• Bruce Ware’s chapter on prayer and the sovereignty of God is an excellent analysis of that conundrum. Carefully and engagingly written, this chapter can serve well as the first resource for any serious inquirer about these issues.
  • Don Carson’s chapter “What is the Gospel – Revisited” is perhaps the finest of all. Carson painstakingly surveys the uses of the gospel word group in Scripture, and then examines implications for us today. Along the way he evaluates the slogan, “Preach the Gospel – use words if necessary;” distinguishes between outcomes of the Gospel (for individuals and for society) and the Gospel proper; emphasizes that Kingdom ethics and Kingdom fulfillment cannot be divorced from the plotline of the Gospels; shows that the word “evangelist” in the New Testament refers to anyone who proclaims the Gospel; and offers us this superb paragraph:

The heart of the gospel is what God has done in Jesus, supremely in his death and resurrection. Period. It is not personal testimony about our repentance; it is not a few words about our faith response; it is not obedience; it is not the cultural mandate or any other mandate. Repentance, faith, and obedience are of course essential, and must be rightly related in the light of Scripture, but they are not the good news. The gospel is the good news about what God has done (p. 162).

  • Wayne Grudem’s chapter elaborates on Piper’s The Pleasures of God, which includes a chapter on “The Pleasure of God in Personal Obedience and Public Justice.” Piper based his work primarily on 1 Samuel 15:22, “Has the LORD as great delight in burnt offerings and sacrifices, as in obeying the voice of the LORD?” Grudem looks instead at a number of New Testament passages that emphasize God’s joy in our obedience, as we actively depend on Him to work in us. Grudem’s chapter would have been even more helpful had he interacted with the well-known first chapters of Jerry Bridge’s The Discipline of Grace, which argue that we wrongly think we are acceptable to God on our good days.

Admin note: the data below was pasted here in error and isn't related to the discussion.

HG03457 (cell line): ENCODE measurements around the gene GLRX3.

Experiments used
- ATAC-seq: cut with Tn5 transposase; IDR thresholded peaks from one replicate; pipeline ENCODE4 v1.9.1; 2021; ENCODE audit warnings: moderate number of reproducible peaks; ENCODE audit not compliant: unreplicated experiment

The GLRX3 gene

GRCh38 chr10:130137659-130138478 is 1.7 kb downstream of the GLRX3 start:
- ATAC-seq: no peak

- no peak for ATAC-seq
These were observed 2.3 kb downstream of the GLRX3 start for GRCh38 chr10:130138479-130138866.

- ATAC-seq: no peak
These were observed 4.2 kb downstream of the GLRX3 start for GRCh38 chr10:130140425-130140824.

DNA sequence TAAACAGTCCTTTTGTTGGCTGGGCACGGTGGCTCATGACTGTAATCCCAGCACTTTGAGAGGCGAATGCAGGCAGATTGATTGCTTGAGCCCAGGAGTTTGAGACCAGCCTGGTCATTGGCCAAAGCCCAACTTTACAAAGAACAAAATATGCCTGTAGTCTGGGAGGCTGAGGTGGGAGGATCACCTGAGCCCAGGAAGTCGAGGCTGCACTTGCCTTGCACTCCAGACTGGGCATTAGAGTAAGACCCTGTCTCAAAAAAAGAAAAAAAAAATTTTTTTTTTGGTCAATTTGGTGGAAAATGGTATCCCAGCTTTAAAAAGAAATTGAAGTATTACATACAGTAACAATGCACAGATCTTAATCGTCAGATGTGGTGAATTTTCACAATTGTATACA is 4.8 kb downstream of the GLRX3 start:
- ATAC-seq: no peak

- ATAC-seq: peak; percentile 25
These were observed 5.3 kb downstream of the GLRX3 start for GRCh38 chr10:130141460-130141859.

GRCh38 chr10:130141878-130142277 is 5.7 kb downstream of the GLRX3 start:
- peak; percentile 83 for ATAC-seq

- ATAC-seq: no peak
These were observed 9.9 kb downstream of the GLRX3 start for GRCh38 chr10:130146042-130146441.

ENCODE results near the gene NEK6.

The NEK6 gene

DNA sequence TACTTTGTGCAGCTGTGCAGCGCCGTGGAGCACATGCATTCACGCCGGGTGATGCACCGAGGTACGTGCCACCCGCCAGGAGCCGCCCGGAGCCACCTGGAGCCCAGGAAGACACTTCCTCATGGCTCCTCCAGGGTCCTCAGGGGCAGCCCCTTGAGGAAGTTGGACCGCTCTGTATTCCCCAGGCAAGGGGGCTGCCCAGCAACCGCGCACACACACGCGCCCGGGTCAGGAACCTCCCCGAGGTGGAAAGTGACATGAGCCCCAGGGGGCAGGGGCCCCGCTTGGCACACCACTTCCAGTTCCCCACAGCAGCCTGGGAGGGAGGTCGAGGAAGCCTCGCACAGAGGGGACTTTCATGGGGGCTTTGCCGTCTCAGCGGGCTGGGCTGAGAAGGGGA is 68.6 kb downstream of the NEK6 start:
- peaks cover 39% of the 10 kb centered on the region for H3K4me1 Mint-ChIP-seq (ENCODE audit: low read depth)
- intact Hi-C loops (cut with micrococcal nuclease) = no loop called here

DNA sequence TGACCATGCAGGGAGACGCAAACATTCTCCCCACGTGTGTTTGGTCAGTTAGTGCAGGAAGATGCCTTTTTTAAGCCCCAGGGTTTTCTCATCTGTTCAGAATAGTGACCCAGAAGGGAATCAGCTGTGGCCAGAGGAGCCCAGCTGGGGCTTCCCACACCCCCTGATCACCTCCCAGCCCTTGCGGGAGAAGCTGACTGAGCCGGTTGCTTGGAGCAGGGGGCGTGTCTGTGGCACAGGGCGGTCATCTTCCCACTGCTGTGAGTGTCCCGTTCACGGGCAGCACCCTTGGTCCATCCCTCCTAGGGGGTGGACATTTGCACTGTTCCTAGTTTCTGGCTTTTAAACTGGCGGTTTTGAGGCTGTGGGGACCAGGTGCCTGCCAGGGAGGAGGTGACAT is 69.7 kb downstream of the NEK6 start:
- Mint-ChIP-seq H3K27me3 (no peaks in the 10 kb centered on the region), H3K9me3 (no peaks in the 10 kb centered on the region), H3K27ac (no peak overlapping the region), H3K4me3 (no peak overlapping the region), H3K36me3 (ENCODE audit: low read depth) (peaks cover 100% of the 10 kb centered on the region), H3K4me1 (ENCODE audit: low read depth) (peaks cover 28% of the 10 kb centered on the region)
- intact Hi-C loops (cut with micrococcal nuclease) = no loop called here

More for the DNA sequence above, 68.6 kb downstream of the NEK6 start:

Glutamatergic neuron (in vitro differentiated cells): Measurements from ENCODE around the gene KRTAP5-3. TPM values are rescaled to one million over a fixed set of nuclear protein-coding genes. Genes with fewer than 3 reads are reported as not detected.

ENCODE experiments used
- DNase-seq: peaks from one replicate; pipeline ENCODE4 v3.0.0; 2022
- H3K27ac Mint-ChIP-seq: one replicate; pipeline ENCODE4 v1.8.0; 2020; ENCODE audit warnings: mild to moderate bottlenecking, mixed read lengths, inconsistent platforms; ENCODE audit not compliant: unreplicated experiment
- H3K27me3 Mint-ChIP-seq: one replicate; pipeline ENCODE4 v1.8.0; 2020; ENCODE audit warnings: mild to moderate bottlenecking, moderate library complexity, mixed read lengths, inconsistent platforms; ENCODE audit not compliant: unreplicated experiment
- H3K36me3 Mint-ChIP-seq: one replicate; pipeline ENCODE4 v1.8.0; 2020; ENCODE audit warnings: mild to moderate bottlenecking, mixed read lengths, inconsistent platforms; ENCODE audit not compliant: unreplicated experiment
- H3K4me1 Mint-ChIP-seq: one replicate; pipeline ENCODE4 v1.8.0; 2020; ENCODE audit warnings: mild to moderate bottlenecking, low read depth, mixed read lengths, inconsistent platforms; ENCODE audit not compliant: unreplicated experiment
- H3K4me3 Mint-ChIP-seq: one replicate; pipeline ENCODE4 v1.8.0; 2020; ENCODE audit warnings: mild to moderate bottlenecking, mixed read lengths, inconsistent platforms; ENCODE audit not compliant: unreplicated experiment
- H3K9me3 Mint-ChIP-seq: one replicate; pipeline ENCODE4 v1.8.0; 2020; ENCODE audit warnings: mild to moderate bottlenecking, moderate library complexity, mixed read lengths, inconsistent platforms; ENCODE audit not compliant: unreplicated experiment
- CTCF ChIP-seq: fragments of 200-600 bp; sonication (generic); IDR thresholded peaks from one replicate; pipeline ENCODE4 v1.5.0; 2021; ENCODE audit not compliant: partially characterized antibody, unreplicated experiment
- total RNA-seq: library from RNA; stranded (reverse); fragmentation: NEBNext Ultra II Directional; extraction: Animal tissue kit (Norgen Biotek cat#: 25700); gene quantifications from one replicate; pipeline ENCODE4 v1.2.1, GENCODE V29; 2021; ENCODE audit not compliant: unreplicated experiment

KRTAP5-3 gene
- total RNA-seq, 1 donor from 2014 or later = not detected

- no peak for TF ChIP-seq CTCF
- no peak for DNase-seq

• C.J. Mahaney’s chapter begins with Paul’s benediction in 2 Corinthians 13:14, and shows how this summarizes the pastoral ministry: “Through our prayers, our preaching, our counseling, and all facets of our leadership, we must position those we serve to experience the grace of the Son, the love of the Father, and the fellowship of the Holy Spirit” (p. 389). Easily accessible yet profoundly challenging, this chapter is a gem. Every pastor would do well to think hard about the eleven “I must . . .” statements on p. 391.
  • David Powlison’s contribution concerns, not surprisingly, the pastor as counselor. He shows the centrality of counseling –broadly defined – to pastoral ministry, and lays out distinctives between the pastoral task and what the world defines as counseling. A quote from Bonhoeffer serves to summarize the chapter:

Worldly wisdom knows what distress and weakness and failure are, but it does not know the godlessness of man. And so it does not know that man is destroyed only by his sin and can be healed only by forgiveness. Only the Christian knows this. In the presence of a psychiatrist I can only be a sick man; in the presence of a Christian brother I can dare to be a sinner. . . . The psychiatrist views me as if there were no God. The brother views me as I am before the judging and merciful God in the Cross of Jesus Christ (p. 429, quoted from Life Together.)

  • John MacArthur’s chapter considers the maternal and paternal images of the pastor’s role found in 1 Thessalonians 2:7-12. Elaborating on each, MacArthur argues persuasively that every spiritual leader must be both: tender yet uncompromising, compassionate yet firm, affectionate yet in authority.

How could this excellent volume have been even better? Here are four considerations: